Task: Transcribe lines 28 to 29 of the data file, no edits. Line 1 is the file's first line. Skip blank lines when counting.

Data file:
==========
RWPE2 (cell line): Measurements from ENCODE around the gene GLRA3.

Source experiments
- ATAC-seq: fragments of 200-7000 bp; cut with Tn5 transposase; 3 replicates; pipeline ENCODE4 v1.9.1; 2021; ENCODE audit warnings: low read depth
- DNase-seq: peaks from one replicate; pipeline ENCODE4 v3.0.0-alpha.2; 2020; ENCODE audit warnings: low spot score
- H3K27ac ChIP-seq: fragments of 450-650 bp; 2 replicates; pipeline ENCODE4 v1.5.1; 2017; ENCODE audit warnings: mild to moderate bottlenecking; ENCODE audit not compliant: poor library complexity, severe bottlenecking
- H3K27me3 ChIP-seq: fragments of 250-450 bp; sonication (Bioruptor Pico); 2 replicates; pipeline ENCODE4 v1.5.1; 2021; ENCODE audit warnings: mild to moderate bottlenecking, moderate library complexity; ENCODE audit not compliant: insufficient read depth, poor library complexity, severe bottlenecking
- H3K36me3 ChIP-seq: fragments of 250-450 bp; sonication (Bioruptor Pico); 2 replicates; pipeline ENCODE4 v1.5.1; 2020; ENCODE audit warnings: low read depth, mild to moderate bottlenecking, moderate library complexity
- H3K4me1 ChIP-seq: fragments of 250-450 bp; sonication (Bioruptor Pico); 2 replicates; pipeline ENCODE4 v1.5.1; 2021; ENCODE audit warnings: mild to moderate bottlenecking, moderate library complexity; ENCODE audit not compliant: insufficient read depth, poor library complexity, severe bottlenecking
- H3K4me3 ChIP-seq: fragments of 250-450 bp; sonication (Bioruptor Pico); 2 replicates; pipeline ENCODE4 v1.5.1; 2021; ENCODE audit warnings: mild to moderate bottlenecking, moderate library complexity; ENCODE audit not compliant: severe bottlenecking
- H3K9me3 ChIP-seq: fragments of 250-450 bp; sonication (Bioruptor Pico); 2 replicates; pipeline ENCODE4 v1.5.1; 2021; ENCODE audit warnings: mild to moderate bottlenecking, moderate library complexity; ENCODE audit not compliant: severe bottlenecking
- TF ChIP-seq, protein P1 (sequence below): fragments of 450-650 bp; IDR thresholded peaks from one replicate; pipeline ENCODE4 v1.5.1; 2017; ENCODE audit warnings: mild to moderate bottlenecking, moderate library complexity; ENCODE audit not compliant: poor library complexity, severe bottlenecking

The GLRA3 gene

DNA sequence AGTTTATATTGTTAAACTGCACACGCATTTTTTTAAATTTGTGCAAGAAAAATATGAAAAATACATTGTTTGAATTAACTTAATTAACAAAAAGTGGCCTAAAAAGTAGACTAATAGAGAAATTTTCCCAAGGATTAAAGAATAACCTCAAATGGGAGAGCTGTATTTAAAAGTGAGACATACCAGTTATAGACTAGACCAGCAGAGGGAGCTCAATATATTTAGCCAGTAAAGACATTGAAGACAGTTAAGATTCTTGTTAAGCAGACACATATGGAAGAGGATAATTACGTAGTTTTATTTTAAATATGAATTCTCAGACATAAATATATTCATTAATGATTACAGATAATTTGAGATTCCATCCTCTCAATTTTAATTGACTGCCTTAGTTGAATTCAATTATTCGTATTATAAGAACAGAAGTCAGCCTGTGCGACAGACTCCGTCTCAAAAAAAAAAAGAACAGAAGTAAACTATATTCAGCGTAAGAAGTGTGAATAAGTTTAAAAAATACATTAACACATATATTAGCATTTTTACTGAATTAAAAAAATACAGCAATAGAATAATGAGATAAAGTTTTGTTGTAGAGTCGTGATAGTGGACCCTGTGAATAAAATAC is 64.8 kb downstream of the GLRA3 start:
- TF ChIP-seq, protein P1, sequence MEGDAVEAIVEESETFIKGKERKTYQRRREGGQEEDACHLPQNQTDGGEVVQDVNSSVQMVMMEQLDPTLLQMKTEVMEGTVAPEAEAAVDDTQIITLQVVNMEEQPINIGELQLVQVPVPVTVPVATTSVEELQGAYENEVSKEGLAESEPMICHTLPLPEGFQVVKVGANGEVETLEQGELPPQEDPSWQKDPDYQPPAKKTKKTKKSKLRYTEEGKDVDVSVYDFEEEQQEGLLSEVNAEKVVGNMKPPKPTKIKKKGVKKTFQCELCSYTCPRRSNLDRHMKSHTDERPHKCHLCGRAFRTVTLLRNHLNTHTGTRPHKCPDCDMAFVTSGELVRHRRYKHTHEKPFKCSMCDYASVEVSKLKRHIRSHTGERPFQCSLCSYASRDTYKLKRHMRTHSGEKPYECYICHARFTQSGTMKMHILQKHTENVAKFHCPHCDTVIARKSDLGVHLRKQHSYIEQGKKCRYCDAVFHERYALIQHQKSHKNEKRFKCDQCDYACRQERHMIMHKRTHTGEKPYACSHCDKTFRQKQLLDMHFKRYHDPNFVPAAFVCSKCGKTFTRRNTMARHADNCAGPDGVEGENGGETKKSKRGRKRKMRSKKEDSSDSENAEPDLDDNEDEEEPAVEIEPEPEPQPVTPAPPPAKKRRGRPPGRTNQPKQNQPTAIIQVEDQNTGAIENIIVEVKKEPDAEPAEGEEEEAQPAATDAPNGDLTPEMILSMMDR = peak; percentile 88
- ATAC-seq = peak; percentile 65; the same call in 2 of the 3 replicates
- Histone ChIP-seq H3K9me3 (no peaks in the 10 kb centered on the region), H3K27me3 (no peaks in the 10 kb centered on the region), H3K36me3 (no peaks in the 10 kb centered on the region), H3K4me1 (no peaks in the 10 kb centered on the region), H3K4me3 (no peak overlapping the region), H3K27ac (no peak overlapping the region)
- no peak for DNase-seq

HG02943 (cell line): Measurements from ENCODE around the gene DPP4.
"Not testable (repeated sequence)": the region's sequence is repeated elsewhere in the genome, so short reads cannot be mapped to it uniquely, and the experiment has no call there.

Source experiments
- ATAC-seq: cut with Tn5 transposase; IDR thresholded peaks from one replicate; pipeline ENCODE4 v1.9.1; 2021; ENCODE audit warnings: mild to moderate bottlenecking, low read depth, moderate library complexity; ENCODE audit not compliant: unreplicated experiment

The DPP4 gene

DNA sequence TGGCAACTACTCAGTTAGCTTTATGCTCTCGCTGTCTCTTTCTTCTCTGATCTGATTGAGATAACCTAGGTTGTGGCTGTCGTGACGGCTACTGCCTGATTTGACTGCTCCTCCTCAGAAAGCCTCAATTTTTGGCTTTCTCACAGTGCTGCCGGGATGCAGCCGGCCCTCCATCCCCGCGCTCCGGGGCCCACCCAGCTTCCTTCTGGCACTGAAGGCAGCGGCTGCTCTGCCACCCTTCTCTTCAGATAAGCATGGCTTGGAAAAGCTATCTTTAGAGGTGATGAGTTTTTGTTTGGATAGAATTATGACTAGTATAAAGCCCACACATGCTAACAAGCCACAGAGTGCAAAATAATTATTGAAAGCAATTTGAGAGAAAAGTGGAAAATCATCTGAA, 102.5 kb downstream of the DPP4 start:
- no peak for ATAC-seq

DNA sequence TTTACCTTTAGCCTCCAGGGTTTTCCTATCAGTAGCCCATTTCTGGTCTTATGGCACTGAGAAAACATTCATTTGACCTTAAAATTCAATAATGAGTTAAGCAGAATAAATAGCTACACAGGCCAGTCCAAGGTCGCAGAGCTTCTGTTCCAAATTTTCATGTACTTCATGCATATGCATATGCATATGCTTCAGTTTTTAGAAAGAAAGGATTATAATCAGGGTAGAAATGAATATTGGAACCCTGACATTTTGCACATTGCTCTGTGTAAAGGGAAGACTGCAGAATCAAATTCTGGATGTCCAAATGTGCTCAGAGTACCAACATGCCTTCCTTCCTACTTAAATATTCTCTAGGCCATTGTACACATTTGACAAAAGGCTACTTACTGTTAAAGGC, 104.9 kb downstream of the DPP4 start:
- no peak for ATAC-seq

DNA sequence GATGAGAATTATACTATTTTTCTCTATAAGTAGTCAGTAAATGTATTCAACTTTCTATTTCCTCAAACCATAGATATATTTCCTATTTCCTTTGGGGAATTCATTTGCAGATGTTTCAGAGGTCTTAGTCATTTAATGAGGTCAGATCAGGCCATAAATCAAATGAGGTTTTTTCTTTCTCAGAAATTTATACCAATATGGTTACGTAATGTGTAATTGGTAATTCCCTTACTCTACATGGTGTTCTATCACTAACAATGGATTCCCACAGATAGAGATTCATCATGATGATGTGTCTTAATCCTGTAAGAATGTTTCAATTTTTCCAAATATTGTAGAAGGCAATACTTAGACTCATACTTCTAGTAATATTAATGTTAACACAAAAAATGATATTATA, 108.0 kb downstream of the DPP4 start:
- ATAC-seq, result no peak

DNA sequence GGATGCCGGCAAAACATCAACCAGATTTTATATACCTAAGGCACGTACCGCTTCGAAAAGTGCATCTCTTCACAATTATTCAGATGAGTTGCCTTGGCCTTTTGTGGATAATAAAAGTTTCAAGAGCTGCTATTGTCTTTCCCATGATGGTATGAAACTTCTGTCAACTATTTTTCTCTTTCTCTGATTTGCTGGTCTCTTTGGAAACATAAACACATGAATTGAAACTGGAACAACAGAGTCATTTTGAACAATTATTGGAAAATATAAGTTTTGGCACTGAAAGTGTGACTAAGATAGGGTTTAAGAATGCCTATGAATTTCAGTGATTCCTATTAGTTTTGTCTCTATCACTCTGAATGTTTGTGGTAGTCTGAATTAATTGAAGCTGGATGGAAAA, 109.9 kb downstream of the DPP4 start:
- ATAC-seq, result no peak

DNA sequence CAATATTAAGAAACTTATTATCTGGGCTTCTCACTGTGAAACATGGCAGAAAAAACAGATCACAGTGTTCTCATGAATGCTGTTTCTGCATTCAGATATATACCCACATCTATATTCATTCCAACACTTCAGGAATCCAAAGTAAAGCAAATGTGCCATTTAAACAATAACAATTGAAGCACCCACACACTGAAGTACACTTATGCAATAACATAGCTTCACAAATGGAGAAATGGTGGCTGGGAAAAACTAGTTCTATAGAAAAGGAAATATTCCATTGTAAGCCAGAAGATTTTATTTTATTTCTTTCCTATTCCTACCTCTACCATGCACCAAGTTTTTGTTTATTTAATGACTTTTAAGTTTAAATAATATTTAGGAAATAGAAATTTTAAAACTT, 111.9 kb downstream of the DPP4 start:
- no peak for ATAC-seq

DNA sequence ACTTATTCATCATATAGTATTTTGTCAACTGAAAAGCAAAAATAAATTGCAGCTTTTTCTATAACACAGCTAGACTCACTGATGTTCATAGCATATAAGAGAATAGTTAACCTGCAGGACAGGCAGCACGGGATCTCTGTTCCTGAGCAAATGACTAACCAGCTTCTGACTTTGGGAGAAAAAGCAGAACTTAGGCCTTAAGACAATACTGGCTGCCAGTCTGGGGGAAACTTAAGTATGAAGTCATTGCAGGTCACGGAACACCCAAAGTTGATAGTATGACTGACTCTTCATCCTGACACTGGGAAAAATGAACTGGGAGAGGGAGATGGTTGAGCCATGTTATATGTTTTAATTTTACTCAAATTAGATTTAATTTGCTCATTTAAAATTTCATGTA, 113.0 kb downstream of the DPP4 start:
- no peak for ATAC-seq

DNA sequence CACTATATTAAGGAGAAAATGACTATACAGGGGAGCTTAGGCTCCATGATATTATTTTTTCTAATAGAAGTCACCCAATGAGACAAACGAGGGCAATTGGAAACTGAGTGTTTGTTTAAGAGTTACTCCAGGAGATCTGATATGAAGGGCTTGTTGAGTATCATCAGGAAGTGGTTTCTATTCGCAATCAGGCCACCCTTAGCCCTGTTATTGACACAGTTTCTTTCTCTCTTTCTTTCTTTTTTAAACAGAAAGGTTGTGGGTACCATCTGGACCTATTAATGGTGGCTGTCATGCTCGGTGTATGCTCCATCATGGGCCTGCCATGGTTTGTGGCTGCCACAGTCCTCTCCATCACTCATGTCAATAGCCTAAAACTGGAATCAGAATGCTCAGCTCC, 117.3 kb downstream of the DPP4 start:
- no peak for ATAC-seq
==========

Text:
- ATAC-seq, result no peak

DNA sequence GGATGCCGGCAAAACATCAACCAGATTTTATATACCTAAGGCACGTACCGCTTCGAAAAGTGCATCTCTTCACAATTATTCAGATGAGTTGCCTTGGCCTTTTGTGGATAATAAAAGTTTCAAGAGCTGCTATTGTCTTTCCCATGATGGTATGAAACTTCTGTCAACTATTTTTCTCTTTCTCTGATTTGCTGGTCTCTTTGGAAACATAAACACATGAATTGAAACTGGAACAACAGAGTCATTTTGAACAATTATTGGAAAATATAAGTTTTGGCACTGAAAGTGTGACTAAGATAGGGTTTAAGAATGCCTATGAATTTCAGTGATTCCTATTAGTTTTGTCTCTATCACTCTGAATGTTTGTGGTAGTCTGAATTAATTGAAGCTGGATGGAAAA, 109.9 kb downstream of the DPP4 start: